Marianne Boesky Gallery (marianneboeskygallery.com)
507 West 24th Street, Chelsea, Manhattan
Through February 24


Shary Boyle MAD Hrag Pic
A view of some of the curious objects on display at Shary Boyle: Outside the Palace of Me at the Museum of Arts and Design (photo Hrag Vartanian/Hyperallergic)

Shary Boyle: Outside the Palace of Me

Canadian artist Shary Boyle has created a wonderfully theatrical display on two floors of the Museum of Arts and Design, exploring her fascination with theatricality and observation. Her work with clay is truly inspired, while many of the objects here look like rejects from a very cutting-edge porcelain factory full of workers who read critical theory. The topics of gender, whiteness, and mortality figure throughout, and the video work she made for the Kaunas Biennial in Lithuania, “The Trampled Devil” (2021), is a clever short film that breathes new life into a fragment from the world’s largest collection of folk art depicting the devil. The real thrills on display are the 10 “intimate dramas” that reflect on the history of ceramics with a self-consciousness that draws you into their psychological scenes of self-creation. —HV

Museum of Arts and Design (madmuseum.org)
2 Columbus Circle, Upper West Side, Manhattan
Through February 25


Tammie Rubin Pic by Hrag
Tammie Rubin, “Always & Forever (forever, ever) No. 14” (2024) at C24 Gallery (photo Hrag Vartanian/Hyperallergic)

Tammie Rubin: Points of Origin

Tammie Rubin’s Always & Forever (forever, ever) series is on full display at this one-person exhibition in Chelsea that pushes the forms that evoke household objects in addition to KKK hoods, dunce caps, religious costumes, funnels, and other associations. The forms Rubin adds to the surfaces can denote maps, insignias, and various abstract patterns. The eyes in her funnels add to the mystery and convey a sense that the work is standing witness to something just beyond our gaze, or altogether invisible to us. The fan objects and drawings add to the larger vision here, and my only wish was to see a few larger objects that would anchor the gallery, but maybe I’m just eager to see more from Rubin. —HV

C24 Gallery (c24gallery.com)
560 West 24th Street, Chelsea, Manhattan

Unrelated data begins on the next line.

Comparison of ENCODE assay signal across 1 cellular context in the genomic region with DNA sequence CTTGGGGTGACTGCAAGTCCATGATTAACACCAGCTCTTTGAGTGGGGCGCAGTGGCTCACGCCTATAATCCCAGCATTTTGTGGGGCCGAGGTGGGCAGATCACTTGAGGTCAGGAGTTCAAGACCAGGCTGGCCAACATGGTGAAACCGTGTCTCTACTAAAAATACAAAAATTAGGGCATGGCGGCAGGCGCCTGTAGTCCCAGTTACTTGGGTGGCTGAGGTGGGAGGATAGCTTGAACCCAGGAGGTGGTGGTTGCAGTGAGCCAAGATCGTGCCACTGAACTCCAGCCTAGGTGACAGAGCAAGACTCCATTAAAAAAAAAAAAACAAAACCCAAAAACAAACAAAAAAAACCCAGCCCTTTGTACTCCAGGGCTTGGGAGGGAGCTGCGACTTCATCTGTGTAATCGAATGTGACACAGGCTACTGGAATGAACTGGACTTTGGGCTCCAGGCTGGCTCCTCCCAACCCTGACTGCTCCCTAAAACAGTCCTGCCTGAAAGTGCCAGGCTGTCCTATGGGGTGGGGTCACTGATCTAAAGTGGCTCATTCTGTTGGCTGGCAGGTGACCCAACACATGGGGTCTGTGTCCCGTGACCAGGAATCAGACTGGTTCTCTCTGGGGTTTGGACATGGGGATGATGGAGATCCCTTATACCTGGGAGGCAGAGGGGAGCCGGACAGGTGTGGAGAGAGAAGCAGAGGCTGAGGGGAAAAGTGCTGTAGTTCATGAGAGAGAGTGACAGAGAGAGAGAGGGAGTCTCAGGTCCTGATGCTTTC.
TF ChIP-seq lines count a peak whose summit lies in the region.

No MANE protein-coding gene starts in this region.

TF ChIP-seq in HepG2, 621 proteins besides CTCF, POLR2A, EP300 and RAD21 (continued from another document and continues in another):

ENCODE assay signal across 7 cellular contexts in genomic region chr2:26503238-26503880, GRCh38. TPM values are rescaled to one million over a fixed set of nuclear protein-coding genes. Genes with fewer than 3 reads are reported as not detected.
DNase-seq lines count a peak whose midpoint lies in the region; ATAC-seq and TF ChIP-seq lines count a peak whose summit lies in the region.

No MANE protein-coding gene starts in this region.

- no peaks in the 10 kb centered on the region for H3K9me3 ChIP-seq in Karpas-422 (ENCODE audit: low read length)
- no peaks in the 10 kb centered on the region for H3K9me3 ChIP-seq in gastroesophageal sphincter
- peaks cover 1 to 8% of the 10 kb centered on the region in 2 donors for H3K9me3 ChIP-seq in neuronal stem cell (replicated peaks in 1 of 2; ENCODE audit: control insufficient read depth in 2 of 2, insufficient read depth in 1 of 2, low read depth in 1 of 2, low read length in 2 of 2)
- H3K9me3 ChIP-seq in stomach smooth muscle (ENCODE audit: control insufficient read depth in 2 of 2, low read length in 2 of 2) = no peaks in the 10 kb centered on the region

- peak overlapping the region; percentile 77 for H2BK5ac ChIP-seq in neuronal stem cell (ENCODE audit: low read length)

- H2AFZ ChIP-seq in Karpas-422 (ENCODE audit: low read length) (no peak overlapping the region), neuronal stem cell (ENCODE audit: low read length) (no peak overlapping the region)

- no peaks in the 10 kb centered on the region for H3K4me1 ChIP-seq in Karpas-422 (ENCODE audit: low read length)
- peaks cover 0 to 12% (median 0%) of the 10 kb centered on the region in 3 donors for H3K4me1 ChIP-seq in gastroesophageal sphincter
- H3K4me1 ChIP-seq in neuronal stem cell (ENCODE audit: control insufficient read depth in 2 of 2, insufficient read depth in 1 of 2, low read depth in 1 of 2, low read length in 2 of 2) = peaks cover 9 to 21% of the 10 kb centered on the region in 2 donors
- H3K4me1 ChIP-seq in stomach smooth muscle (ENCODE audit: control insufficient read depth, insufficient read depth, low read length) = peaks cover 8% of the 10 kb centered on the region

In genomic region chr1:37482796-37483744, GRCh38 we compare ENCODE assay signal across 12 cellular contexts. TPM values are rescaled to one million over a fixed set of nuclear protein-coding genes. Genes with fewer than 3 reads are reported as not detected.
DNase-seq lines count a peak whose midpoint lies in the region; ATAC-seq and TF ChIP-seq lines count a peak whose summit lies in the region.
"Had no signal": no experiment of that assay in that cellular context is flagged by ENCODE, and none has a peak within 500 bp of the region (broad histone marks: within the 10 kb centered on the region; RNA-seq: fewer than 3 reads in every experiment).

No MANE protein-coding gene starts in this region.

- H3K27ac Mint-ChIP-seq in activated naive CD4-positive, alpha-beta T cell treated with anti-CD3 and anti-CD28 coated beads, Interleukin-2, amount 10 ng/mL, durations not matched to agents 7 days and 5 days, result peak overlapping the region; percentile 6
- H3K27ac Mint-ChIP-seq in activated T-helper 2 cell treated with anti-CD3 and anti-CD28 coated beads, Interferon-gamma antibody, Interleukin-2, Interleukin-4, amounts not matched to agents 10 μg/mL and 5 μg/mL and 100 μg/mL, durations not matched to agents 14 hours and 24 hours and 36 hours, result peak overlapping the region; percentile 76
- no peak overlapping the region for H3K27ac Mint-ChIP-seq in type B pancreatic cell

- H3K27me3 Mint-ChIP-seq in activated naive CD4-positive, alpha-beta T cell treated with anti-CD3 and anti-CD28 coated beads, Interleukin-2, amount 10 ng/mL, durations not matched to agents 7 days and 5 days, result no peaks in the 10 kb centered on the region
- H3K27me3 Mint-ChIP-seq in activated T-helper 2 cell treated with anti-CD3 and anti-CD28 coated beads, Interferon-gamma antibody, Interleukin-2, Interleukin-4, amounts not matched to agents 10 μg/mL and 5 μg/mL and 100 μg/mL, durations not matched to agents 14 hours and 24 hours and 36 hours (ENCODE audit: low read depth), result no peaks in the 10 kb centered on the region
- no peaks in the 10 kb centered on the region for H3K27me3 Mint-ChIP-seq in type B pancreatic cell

Through March 8


AX Godzilla Image
Yun-Fei Ji, “Going Home in High Spirits” (2022), acrylic on canvas, 30 x 30 inches (photo AX Mina/Hyperallergic)

GODZILLA: Echoes of the 1990s Asian American Arts Network

In 1990, artists Bing Lee and Ken Chu and art historian Margo Machida formed the Godzilla Asian American Arts Network as a community of support in the art world. Spread across Eric Firestone Gallery’s two locations in Soho (4 Great Jones and 40 Great Jones), Godzilla: Echoes from the 1990s Asian American Arts Network gathers work from artists in the group, including Hung Liu’s “Cookie Queen” (1994) a painting of a woman with fortune cookies, and Ik-Joong Kang’s “Happy World” (2011–14), with a decaying gold Buddha backdropped by tchotchkes and mini paintings. The show also features archives of the original Godzilla newsletter, including their historic letter protesting the lack of representation in the 1991 Whitney Biennial. —AX Mina

Eric Firestone Gallery (ericfirestonegallery.com)
40 and 4 Great Jones Street, Soho, Manhattan
Through March 16


Aki Sasamoto Press Image
Installation view of Aki Sasamoto: Point Reflection at the Queens Museum (photo by Hai Zhang, courtesy Queens Museum)

Aki Sasamoto: Point Reflection

I’ve long been a fan of Mr. Clean’s Magic Eraser. There’s virtually no blotch or blemish this mysterious sponge cannot undo. In Aki Sasamoto’s solo exhibition, partially based on her installation at the 2022 Venice Biennale, you’ll encounter a playful assortment of Magic Erasers, snail shells, water bottle caps, kitchen cutting boards, and other objects performing a dance over industrial sinks. Through this quirky ensemble, Sasamoto reflects on our fragile existence in this mad world, and her little place in it. The exhibition and an accompanying series of performances by the artist will put a smile on your face, but don’t be surprised if a contemplative mood slowly sets in, making you wish a Magic Eraser existed for past mistakes and poor choices. —Hakim Bishara

Queens Museum (queensmuseum.org)
Grand Central Parkway and Van Wyck Expressway, Flushing Meadows–Corona Park, Queens
Through April 7